Officer Connor Doyle of the Woonsocket, Rhode Island, Police Department was dispatched for a welfare check in the middle of the night in March, and he assumed it was going to be another drug overdose. Instead, he found a woman covered in blood, in the middle of labor — making it a call Doyle will never forget.
According to Fox News, Doyle, 27, had been contacted by one of the woman’s family members, concerned about her safety. The woman had a history of drug use, and the assumption was that she had overdosed. An overdose wasn’t unusual; in an interview with ABC6, Doyle said he had already responded to reports of a drug overdose and arson that night. Along with his partner and two firefighters, Doyle went to the woman’s home. While there was evidence of drug use in the apartment, there was a surprise waiting: a mother in labor.
“She is about 90% of the way through delivering a baby,” Doyle said. The woman explained she hadn’t known she was pregnant. But in a scary twist, the baby wasn’t breathing at delivery “We performed lifesaving measures, we got her breathing,” Doyle said. “This baby was the size of my hand, maybe smaller.”
While they were waiting for medical crews to arrive, Doyle and the other first responders on the scene had to make some quick decisions. “The baby was in such rough shape and mom was in such rough shape,” he explained. “We decided to cut the [umbilical] cord on the spot.”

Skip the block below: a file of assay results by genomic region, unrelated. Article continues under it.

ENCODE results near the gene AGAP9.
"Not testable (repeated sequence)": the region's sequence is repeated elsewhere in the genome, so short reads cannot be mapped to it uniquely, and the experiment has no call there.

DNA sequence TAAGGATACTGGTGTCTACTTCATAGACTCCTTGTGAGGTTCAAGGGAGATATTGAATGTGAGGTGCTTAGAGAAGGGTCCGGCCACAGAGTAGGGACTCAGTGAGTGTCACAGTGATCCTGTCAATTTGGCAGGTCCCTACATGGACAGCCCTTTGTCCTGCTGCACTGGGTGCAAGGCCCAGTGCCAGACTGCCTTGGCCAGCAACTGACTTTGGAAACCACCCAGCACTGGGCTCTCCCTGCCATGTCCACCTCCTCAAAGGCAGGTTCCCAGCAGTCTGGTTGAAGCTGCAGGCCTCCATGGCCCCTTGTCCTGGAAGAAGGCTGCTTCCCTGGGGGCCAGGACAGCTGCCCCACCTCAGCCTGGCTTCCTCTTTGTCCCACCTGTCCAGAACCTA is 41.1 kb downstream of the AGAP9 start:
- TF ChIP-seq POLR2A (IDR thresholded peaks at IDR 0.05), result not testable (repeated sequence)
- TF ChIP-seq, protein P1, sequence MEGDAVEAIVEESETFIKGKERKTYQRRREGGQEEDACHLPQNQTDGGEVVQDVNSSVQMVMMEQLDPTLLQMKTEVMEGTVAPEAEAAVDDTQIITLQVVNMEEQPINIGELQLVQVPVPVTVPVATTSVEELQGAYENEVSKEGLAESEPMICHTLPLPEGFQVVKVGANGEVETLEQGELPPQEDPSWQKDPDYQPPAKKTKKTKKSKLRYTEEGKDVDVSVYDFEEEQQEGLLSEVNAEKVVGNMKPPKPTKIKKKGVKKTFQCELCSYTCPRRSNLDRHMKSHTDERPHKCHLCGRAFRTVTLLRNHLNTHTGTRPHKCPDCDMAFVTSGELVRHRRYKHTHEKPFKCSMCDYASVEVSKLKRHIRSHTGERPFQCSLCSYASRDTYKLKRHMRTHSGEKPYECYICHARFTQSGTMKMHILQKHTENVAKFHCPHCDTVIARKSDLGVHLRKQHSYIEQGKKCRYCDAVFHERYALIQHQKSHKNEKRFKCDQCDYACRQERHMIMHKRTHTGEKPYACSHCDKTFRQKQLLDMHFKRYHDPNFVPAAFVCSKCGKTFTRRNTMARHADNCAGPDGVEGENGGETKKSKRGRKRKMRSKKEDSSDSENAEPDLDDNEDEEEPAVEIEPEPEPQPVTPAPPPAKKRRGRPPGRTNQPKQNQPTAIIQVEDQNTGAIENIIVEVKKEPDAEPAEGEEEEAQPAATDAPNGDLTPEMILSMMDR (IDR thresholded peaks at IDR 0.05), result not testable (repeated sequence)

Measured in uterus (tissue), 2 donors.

After that, both mother and baby were taken to the hospital, where the 25-weeker was placed in the NICU. While the birth of a new child is a joyous occasion for most, it was perhaps bittersweet for the new mom. “[The mother] said she had been sober for a very long time. She started using again, and she thinks that’s what set off the labor,” Doyle said. “She said she had no idea she was pregnant and if she had known, she would not have used.”
But the birth also ended in good news: the mother went back into a treatment program, including undergoing drug screenings and a 12-step program, wanting to get clean for her baby. Doyle said she is now sober, and messaged Doyle to thank him for saving her life and that of her baby.
Thomas F. Oates III, police chief of Woonsocket PD, praised Doyle and the other first responders for how they handled the situation. “They weren’t exactly sure what they were dispatched to [do]. That’s the nature of police work. You have to expect the unexpected,” he said, adding, “These young officers are having first major incidents in their careers. They reacted well, doing just what their training has taught them to do.”
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